1. Ardrossan Redevelopment
As agreed previously, the committee convened to consider the implications of the Transport Scotland report, published in August. Despite a request to the Director of Growth and Investment at North Ayrshire Council, no further update had been provided and it was now considered urgent to press for answers to increasing concerns with the imminent onset of winter and recent service disruption.
While the promised community engagement had not taken place due to Covid, it was felt that opportunities for online consultation were being missed. No designs had been published for community consideration.
Clarification was needed regarding funding, since it was not clear what actual commitments had been made by whom. An independent project review had warned of a lack of adequate project oversight, with no one body taking responsibility.
Timescales were clearly slipping, with no tenders, no contractors appointed and no hope of starting any time soon, for a project initiated in 2018.
It was understood that the original plan to upgrade Ardrossan predated the decision to build the Glen Sannox, which then necessitated alterations to the scope of the project. However, delays made it likely that the port will not be ready to accommodate the new vessel for up to a year after this goes into service.
Proposed works at Troon will enable the Glen Sannox to use that port, but there is currently no date for commencement. This raised serious questions about the procedure for deployment of the new vessel prior to both ports being made compatible.
Robbie Drummond had stated to us a year ago that CalMac considered Ardrossan would be unusable throughout the works at the port, yet Scottish government representatives continued to assert that the Irish berth would remain usable. Quite apart from safety considerations, this would be entirely weather-dependent, as recent disruption had proved while the Winton pier was out of action. The committee felt it was ludicrous even to contemplate the use of two different ports on an ad hoc basis, with passengers and crew never knowing whether they would be sailing to Ardrossan or Troon.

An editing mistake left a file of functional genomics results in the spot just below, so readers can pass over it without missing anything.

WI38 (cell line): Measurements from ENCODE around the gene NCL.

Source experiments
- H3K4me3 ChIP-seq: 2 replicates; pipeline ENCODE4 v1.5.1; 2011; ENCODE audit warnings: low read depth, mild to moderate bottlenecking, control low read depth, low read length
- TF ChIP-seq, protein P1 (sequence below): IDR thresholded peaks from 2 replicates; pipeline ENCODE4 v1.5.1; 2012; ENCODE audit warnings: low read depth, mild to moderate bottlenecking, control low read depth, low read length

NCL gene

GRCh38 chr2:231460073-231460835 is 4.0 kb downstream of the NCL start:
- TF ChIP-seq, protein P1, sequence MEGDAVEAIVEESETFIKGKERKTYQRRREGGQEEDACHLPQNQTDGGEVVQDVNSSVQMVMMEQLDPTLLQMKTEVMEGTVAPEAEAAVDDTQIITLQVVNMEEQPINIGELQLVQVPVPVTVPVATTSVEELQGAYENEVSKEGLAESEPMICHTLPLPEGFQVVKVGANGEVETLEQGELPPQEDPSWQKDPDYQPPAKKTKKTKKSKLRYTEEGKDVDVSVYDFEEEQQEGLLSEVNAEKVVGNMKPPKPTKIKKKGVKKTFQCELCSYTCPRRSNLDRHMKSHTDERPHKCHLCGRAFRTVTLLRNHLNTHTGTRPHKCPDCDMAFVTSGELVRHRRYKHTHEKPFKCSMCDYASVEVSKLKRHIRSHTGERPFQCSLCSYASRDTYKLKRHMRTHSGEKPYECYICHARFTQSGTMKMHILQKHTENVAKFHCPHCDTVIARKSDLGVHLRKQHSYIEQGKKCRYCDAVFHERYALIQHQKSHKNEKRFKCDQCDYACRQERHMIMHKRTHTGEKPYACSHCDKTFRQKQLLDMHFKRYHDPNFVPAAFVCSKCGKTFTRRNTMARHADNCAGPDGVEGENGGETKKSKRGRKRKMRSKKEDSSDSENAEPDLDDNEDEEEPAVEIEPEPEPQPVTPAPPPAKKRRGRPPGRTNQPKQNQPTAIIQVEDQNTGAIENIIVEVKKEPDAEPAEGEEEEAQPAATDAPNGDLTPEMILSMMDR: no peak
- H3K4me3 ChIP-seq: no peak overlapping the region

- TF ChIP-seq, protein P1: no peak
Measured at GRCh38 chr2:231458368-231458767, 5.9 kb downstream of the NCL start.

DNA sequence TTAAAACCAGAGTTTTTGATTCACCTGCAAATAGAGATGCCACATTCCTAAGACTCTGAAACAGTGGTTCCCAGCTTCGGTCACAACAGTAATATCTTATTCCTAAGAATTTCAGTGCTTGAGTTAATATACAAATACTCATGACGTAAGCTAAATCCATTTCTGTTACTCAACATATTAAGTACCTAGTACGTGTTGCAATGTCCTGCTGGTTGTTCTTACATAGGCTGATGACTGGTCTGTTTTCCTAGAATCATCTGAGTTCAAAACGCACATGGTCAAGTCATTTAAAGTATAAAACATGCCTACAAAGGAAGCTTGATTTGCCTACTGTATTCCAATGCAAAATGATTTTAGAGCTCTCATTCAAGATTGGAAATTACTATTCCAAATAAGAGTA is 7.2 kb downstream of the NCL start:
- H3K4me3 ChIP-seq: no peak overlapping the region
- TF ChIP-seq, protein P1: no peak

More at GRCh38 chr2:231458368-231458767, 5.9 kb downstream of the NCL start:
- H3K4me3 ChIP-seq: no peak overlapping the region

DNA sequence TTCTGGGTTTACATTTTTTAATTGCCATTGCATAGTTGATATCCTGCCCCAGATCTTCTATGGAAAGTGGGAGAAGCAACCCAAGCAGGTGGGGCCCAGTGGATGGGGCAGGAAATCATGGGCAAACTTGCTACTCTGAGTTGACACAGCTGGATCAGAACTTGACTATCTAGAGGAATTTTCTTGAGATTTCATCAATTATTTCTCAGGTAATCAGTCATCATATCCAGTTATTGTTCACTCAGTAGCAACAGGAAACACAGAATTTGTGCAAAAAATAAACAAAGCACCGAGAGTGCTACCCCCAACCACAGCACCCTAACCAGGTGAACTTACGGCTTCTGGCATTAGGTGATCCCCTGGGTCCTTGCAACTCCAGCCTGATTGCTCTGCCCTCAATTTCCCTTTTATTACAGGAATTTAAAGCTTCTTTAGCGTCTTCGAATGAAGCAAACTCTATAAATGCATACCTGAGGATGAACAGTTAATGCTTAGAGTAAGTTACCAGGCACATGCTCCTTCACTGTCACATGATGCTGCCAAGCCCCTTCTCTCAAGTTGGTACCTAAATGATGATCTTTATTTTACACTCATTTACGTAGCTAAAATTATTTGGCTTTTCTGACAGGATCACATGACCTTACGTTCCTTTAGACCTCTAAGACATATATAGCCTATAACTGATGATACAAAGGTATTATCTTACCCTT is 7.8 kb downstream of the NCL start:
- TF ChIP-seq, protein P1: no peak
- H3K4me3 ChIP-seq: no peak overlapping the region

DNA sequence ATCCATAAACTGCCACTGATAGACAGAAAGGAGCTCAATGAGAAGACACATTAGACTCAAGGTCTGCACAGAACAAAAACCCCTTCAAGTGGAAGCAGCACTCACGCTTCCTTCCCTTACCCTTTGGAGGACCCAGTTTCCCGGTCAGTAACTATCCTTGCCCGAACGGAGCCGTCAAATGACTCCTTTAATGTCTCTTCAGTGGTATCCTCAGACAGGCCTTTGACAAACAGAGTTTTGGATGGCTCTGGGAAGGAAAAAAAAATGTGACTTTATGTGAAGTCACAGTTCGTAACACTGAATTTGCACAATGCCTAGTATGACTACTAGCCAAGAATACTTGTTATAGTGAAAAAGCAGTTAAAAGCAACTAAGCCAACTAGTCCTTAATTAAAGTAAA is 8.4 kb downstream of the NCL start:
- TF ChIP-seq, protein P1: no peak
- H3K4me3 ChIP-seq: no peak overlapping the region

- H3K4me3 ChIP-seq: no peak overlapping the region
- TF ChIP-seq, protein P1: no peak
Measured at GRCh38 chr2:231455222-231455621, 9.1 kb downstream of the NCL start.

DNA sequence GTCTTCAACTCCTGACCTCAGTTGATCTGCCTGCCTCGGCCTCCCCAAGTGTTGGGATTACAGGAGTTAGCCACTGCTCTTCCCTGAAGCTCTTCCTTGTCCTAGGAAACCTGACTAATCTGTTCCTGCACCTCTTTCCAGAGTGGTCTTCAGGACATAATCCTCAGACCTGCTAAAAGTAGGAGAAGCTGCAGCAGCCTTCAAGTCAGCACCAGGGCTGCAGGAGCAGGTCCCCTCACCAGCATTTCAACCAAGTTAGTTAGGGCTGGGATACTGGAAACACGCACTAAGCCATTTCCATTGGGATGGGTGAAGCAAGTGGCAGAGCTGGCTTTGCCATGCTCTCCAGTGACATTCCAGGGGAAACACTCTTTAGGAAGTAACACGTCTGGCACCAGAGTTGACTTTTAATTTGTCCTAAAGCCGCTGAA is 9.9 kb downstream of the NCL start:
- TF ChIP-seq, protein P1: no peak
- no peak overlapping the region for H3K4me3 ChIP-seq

With regard to the proposed new terminal, there remained concern that a duplicate of Brodick's building had not been ruled out, despite the case against such a design having been made repeatedly.
There were timetabling implications in the predicted longer times for berthing and loading at the Irish berth and the longer sailings to Troon, yet no revised schedules had been seen. Contingency plans were urgently needed to facilitate onward connections to and from Troon.
It was clear there was no alternative plan in place to deal with anticipated winter disruption, as demonstrated by the frequent disruption over the last three months.
While the reinstatement of Gourock was most welcome, it was necessary to obtain a commitment from CalMac to make use of this port of refuge when both Ardrossan and Troon could not be used.
It was felt that island residents and businesses have both the need and the right to clear information setting out precisely how our lifeline ferry service will be maintained throughout the planned works and beyond. To this end, a comprehensive set of questions, prepared by Sam, would be addressed to the Ardrossan Task Force.
2. Local Communication
Closely related to the Ardrossan redevelopment, but not restricted to those considerations, the committee considered it time to present a clear picture of the local ferry service to islanders, in the form of frequently asked questions and the clearest answers available, based on recent correspondence with relevant bodies. Gavin would assemble this information and prepare an article for publication in the Arran Banner.
The current state of our lifeline ferry service shows it is not fit for purpose in terms of reliability, resilience and infrastructure. The Arran Ferry Action Group is a new and fully representative lobbying group, set up to represent Arran interests in demanding service improvements and accountability in future investment decisions.